From the very different expression patterns of the four tenascins, it follows that the regulation of expression must be very different (for recent reviews, see Chiquet-Ehrismann and Chiquet 2003; Tucker and Chiquet-Ehrismann 2009b). There seem to be two types of tenascins: those with widespread and steady expression throughout development and in the adult, and those with highly fluctuating expression patterns depending on the developmental stage and on intrinsically or extrinsically changing environments. Tenascin-X and tenascin-R belong to the former group; tenascin-X is expressed primarily by muscle and in loose connective tissues, whereas tenascin-R expression is limited to the nervous system. Tenascin-C and tenascin-W belong to the latter group. During development, tenascin-C is expressed during organ morphogenesis, and both tenascin-C and tenascin-W are expressed in the developing and adult skeleton. Tables summarizing the reported expression patterns of all tenascins can be found in Brellier et al. (2009). In addition, many pathological conditions including tumorigenesis, infection, and inflammation trigger tenascin-C expression (for a review, see Chiquet-Ehrismann and Chiquet 2003). Many different growth factors and cytokines are able to induce tenascin-C expression (for a review, see Orend and Chiquet-Ehrismann 2006; Tucker and Chiquet-Ehrismann 2009b), whereas less is known about the regulation of tenascin-W. There exist some common factors that lead to tenascin-C and tenascin-W expression in cultured cells, such as transforming growth factor α and transforming growth factor β although the latter is more potent in inducing tenascin-C than tenascin-W, whereas the opposite is the case for BMP2 (Scherberich et al. 2005). Activation of many of the major signaling pathways can lead to induction of tenascin-C and/or tenascin-W expression (Table 2). In turn, plating cells on tenascin-C-containing substrata can affect several signaling pathways, such as induction of signaling through 14-3-3 tau (Wang et al.; Martin et al. 2003) MAPK and Wnt (Ruiz et al. 2004) or inhibition of the small GTPase RhoA known to induce actin stress fiber formation (Wenk et al. 2000). Thus, some of the same pathways that initially trigger tenascin-C expression potentially lead to negative (in the case of RhoA) or positive (in the case of MAPK and Wnt signaling) feedback loops. Another positive feedback loop may be the basis of chronic inflammation in arthritis, where inflammatory cytokines induce tenascin-C expression, which in turn activates TLR4 signaling in fibroblasts and myeloid cells leading to more cytokine production and more tenascin-C secretion. This establishes a vicious cycle causing chronic inflammation (Goh et al. 2010; Midwood et al. 2009).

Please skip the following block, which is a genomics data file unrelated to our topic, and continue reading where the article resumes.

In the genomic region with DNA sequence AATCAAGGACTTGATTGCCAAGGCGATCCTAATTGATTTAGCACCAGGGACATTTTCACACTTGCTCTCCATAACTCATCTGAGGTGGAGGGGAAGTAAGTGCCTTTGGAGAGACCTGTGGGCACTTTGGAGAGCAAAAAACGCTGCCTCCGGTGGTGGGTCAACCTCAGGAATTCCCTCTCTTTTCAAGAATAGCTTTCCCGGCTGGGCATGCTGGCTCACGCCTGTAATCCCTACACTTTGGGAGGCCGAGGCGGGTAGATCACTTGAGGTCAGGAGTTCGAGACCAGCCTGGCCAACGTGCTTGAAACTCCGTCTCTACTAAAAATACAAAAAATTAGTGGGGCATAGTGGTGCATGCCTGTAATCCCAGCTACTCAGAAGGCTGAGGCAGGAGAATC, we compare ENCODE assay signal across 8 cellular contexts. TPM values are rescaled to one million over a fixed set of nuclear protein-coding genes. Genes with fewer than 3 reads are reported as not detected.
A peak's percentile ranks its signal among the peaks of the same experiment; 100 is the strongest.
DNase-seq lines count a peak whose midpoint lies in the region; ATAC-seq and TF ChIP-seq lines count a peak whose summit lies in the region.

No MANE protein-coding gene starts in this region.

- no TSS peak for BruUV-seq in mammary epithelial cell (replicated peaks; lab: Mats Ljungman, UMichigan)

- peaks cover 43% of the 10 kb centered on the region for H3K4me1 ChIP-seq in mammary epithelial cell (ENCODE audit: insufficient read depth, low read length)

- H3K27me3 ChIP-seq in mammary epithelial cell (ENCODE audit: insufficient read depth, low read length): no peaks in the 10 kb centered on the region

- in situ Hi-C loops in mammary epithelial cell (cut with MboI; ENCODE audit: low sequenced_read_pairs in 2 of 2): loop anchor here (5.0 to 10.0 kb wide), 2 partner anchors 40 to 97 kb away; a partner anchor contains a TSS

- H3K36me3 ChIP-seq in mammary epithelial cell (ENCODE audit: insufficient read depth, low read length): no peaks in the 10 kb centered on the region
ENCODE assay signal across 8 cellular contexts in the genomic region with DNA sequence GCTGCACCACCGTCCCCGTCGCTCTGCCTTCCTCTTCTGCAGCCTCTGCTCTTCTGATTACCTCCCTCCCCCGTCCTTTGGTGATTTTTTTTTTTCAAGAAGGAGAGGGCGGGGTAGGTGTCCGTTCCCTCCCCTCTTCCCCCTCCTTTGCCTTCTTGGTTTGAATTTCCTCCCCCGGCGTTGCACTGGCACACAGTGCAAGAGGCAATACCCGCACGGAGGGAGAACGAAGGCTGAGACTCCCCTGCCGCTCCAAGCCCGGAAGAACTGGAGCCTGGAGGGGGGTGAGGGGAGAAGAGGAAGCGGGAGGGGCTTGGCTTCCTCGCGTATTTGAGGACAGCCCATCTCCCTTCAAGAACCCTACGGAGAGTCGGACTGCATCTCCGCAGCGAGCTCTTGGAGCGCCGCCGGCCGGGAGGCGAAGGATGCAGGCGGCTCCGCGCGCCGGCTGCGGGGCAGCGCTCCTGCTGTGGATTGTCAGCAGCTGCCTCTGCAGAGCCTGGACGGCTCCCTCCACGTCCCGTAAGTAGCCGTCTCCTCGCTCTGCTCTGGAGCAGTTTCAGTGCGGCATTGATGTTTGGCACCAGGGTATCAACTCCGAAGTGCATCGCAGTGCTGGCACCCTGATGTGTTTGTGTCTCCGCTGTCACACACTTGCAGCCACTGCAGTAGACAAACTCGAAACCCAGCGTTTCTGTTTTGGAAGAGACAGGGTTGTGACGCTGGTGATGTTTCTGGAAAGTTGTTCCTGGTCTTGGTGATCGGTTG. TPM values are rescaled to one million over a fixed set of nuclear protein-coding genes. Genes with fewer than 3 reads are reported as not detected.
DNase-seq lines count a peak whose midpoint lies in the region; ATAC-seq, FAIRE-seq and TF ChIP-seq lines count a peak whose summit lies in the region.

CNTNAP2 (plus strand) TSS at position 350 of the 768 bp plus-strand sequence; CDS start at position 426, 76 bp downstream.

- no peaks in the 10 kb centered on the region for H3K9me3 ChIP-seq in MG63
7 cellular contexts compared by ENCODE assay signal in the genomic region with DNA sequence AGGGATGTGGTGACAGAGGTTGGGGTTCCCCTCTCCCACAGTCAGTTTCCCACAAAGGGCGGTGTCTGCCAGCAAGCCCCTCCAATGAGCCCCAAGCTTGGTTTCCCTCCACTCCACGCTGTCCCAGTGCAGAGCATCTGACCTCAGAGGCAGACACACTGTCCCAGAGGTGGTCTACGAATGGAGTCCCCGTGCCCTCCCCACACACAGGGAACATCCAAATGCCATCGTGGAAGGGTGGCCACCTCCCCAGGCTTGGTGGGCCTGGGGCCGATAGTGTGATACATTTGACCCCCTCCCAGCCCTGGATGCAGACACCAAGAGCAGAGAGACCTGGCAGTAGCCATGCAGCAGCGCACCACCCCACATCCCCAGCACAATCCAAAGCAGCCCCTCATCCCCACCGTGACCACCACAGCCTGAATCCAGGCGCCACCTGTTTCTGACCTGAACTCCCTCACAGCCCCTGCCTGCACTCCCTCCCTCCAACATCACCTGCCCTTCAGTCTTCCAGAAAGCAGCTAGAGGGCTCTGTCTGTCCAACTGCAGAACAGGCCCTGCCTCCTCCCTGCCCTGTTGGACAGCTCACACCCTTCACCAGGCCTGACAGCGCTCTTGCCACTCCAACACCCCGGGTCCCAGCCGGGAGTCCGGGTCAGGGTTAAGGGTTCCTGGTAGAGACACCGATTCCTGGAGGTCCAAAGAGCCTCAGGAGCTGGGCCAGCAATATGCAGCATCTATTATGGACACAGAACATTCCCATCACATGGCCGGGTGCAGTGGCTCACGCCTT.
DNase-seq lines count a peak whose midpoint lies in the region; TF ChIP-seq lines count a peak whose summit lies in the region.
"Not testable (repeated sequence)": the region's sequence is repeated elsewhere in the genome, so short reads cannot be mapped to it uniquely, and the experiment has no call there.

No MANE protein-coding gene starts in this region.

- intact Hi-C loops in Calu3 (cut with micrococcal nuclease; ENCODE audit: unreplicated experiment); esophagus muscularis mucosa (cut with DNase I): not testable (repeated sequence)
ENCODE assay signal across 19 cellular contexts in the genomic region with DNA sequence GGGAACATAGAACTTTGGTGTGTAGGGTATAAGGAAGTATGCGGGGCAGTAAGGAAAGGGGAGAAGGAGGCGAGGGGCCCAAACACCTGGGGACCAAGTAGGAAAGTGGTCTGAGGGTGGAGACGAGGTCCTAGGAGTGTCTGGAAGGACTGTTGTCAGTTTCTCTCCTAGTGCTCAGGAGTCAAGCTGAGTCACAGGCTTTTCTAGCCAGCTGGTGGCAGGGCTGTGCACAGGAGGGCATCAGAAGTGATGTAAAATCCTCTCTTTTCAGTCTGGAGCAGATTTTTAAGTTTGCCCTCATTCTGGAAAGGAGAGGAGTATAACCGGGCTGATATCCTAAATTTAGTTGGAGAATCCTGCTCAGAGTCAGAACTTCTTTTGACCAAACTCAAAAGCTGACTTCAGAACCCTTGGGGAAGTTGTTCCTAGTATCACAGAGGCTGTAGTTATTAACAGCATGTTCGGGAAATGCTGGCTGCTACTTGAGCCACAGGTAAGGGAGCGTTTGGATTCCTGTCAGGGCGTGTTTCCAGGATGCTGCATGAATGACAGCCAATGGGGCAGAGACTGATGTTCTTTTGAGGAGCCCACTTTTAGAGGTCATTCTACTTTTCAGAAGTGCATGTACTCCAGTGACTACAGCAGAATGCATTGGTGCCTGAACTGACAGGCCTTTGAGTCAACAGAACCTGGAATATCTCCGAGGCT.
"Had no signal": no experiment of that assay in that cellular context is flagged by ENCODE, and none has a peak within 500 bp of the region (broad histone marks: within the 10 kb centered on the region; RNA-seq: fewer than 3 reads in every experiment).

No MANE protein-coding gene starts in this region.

Consistent with the many signaling pathways known to induce tenascin-C expression many transcription factors are known to stimulate tenascin-C transcription (Table 2) whereas GATA-6 was identified as a transcriptional repressor of tenascin-C (Ghatnekar and Trojanowska 2008). In addition, tenascin-C can also be regulated at the transcript level by miR-335 (Tavazoie et al. 2008).
The least investigated aspect of tenascin-C regulation is its turnover at the protein level, although several proteases have been found to cleave tenascin-C (Mai et al. 2002; Imai et al. 1994; Siri et al. 1995). In the case of meprin β and plasmin, digestion of tenascin-C converts it from an antiadhesive to an adhesive substratum (Gundersen et al. 1997; Ambort et al. 2010).
The promoter and the transcriptional regulation of tenascin-W remain to be determined. However, the promoters of tenascin-R and tenascin-X have been identified and studied. The promoters of human (Gherzi et al. 1998), rat (Leprini et al. 1998), and mouse tenascin-R (Putthoff et al. 2003) lack a TATA or CAAT box, GC-rich regions or initiator element. Sequences required for the neuronal expression of tenascin-R were identified within 57bp upstream of the transcription start site and in the first exon (Leprini et al. 1998; Putthoff et al. 2003), but the transcription factors involved are unknown. Several regions of the tenascin-X promoter were found to bind proteins by mobility shift assays and functionally important Sp1 binding sites were identified (Minamitani et al. 2000; Wijesuriya et al. 2002). Glucocorticoids inhibit tenascin-X expression in fibroblasts (Sakai et al. 1996). In this respect tenascin-X is similar to tenascin-C, which is also negatively regulated by glucocorticoids (Chiquet-Ehrismann et al. 1995; Sakai et al. 1995).